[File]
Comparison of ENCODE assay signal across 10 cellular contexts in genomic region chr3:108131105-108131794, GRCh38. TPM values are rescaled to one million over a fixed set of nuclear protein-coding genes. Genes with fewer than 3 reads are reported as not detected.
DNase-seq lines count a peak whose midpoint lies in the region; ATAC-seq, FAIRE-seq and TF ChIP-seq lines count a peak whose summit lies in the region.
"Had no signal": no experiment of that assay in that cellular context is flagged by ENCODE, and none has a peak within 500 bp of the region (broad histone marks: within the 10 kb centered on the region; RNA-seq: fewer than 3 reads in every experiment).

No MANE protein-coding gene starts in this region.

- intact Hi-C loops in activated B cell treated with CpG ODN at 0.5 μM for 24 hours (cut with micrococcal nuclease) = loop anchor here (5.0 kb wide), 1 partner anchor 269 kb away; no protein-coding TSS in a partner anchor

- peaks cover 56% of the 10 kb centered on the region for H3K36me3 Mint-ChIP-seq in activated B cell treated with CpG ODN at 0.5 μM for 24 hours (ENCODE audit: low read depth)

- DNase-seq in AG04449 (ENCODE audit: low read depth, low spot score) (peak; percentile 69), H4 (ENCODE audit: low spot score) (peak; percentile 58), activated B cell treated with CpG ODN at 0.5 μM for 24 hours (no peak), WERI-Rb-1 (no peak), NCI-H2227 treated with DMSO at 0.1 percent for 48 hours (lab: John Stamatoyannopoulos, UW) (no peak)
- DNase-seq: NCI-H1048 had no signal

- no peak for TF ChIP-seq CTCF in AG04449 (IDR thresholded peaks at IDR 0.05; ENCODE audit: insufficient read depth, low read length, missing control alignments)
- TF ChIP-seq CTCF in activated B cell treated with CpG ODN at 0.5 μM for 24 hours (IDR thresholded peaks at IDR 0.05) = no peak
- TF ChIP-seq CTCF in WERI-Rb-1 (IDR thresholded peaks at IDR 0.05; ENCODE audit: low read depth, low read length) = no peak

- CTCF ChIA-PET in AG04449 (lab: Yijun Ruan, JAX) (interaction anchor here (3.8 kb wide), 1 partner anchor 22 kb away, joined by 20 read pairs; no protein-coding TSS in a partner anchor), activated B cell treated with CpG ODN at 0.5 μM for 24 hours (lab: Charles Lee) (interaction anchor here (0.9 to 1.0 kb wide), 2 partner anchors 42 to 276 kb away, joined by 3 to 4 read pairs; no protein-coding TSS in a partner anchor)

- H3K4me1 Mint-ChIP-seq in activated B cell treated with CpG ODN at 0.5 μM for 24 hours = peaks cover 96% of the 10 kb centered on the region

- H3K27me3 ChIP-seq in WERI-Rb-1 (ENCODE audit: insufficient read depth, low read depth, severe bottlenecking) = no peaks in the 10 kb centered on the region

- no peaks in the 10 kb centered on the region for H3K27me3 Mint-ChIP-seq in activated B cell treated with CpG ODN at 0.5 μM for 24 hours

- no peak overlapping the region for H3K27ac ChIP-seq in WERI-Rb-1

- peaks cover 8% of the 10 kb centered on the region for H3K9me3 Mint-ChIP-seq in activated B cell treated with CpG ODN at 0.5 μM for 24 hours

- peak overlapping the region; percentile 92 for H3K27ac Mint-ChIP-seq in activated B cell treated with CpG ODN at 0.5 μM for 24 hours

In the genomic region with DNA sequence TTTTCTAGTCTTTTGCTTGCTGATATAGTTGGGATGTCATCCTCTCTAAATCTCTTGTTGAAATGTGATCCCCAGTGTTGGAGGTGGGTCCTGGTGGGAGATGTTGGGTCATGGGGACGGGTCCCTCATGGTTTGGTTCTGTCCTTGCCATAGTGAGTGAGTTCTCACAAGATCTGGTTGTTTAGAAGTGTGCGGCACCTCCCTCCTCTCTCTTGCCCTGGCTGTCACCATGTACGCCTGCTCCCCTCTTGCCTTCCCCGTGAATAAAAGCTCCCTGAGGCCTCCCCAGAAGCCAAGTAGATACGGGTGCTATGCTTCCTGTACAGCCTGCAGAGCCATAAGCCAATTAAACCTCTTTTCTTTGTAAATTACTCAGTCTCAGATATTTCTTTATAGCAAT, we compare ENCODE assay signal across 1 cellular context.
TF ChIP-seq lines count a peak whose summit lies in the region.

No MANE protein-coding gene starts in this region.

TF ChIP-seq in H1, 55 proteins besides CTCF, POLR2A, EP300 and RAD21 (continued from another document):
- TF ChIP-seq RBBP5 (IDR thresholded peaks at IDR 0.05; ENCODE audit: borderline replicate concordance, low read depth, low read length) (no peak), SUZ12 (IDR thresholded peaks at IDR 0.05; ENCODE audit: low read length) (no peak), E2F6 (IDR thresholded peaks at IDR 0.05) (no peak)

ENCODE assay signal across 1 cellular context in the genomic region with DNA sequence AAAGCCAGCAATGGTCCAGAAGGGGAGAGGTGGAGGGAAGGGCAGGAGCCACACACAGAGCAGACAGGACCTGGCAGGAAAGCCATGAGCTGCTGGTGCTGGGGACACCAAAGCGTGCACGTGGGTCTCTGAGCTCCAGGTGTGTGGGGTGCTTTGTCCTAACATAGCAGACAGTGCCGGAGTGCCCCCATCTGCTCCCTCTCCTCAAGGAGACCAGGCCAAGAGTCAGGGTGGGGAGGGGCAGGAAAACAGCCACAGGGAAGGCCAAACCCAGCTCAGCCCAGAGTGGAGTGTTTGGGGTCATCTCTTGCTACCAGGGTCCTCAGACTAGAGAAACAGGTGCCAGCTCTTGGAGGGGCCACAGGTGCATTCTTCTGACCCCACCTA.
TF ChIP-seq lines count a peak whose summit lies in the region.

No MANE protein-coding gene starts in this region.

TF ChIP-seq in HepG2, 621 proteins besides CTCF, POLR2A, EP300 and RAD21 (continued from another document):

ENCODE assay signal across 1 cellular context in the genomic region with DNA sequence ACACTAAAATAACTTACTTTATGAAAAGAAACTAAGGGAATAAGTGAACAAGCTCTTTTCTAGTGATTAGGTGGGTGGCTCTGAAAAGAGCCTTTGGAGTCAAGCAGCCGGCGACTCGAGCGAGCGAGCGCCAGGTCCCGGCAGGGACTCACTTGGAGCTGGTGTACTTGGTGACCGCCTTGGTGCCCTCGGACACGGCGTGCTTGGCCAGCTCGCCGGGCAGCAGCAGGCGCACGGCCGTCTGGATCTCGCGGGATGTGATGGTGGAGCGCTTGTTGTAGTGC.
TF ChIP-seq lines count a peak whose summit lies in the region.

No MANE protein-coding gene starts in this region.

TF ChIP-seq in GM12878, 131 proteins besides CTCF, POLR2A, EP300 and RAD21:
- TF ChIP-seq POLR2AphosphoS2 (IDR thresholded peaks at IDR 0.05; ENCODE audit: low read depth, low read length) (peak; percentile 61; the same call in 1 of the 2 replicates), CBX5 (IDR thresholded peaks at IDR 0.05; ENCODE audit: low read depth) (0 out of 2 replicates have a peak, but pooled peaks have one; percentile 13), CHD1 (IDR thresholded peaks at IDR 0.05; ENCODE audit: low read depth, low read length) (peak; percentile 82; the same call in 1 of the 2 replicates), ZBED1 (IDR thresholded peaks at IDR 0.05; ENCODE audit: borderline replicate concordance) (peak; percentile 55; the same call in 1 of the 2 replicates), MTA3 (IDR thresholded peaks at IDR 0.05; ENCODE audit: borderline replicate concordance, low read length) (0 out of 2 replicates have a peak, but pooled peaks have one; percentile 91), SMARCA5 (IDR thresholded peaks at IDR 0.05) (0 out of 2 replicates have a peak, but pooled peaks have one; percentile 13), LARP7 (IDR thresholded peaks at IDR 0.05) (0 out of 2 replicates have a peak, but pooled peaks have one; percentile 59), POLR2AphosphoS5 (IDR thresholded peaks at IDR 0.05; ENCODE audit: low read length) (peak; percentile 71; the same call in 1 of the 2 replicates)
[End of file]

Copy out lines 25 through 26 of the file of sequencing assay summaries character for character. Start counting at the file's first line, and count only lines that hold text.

TF ChIP-seq lines count a peak whose summit lies in the region.

No MANE protein-coding gene starts in this region.